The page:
Being Selfish Gets a Bad Rap


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What if I told you that being selfish is a success trait? It might piss you off to hear a comment like that, right? But what if I reworded it and said something like this:

The path towards success requires the pursuit of dreams and goals that add value to the lives of other. 

Now that doesn’t sound so bad, does it? It almost sounds selfless, instead of selfish, doesn’t it?

My research on the habits and traits of successful people is pretty clear. You need to be selfish in the pursuit of your dreams and goals. Pursuing your dreams and goals is a selfish act. It puts you first and others second because pursuing your dreams and goals comes at a cost – time spent with family and friends takes a back seat.

But here’s the rub. Your dreams and goals must in some way benefit others, otherwise you will fail in realizing them. No one will care about your dreams and goals if they benefit only you. But if your dreams and goals add value to the lives of others, they will happily reach into their pocketbook or wallet, whip out their ATM card and reward you for improving their lives.

You see, selfishness is hard-wired into every human being. It’s a biological imperative to be selfish. Survival demands selfishness.

Everyone you come into contact with is focused on one thing – themselves. The trick is to pursue dreams and goals that appeal to the selfishness genes that drive our very existence. Pursuing your dreams and goals is a selfish act by its very nature. But when those dreams and goals help improve the lives of others, your selfishness morphs into selflessness.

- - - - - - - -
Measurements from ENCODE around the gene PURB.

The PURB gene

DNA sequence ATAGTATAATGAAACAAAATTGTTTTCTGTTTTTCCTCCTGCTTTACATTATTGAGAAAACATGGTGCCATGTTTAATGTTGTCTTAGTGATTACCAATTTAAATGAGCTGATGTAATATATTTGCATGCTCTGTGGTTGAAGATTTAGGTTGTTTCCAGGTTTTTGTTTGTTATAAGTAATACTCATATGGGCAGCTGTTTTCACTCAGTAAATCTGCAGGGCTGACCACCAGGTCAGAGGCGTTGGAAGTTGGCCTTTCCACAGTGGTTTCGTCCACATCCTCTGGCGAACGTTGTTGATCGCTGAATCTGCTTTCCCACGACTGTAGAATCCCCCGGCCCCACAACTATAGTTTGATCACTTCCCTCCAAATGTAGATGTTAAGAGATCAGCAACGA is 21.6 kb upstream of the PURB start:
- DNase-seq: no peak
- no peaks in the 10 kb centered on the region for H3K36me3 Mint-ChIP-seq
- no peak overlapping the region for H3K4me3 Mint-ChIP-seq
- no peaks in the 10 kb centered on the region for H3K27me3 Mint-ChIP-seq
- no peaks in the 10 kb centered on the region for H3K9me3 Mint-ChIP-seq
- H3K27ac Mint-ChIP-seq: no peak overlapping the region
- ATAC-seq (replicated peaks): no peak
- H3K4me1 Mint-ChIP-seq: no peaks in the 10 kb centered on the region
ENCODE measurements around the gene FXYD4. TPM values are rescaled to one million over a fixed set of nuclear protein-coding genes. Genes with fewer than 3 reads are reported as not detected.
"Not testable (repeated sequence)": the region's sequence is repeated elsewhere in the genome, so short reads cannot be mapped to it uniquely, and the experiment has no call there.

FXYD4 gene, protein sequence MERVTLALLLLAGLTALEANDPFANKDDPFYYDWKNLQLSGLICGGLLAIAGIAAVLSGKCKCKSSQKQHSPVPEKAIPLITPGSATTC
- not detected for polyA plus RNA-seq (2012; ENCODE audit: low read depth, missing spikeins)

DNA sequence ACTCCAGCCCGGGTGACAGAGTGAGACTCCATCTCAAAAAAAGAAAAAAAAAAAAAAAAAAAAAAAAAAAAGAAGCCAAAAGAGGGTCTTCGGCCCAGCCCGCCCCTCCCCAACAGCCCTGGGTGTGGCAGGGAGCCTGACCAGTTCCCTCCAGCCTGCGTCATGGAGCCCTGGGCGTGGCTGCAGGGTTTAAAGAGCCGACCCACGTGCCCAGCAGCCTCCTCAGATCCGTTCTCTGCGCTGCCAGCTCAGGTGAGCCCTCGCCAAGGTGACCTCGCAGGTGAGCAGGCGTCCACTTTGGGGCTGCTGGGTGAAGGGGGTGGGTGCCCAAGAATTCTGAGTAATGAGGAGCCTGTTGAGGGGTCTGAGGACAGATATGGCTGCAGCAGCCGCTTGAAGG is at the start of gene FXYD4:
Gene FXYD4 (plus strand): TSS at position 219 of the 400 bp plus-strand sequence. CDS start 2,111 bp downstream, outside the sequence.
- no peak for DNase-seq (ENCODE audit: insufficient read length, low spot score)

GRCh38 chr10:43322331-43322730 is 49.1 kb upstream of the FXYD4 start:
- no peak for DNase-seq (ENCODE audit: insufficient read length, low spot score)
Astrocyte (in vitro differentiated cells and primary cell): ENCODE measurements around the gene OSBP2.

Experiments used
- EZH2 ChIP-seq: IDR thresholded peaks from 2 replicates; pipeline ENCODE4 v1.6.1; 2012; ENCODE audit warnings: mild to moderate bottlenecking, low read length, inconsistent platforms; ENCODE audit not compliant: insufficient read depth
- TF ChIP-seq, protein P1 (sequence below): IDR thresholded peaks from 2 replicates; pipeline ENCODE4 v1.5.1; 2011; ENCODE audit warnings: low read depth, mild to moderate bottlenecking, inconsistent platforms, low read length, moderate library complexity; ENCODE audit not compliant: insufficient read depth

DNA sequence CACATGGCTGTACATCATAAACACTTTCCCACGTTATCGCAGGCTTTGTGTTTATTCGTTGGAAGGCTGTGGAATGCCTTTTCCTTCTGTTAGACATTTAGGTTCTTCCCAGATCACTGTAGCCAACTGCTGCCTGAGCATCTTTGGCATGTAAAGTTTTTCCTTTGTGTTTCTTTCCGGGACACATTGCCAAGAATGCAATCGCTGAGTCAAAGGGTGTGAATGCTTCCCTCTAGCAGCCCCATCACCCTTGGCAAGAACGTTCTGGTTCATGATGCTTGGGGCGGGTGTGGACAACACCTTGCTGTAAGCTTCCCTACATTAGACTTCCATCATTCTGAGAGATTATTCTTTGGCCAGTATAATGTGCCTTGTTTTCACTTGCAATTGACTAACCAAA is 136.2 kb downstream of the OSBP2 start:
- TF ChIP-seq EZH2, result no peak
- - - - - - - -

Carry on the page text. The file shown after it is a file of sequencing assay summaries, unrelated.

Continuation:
When you selfishly pursue dreams and goals that benefits humanity in some way, you have found the magic blue pill that not only changes your life for the better but also improves the lives of others. Being selfish is a good thing but only when that selfishness benefits society. Something to think about.


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Thomas C. Corley About Thomas C. Corley

Tom Corley is a bestselling author, speaker, and media contributor for Business Insider, CNBC and a few other national media outlets.

His Rich Habits research has been read, viewed or heard by over 50 million people in 25 countries around the world.

Besides being an author, Tom is also a CPA, CFP, holds a master’s degree in taxation and is President of Cerefice and Company, a CPA firm in New Jersey.
Phone Number: 732-382-3800 Ext. 103.
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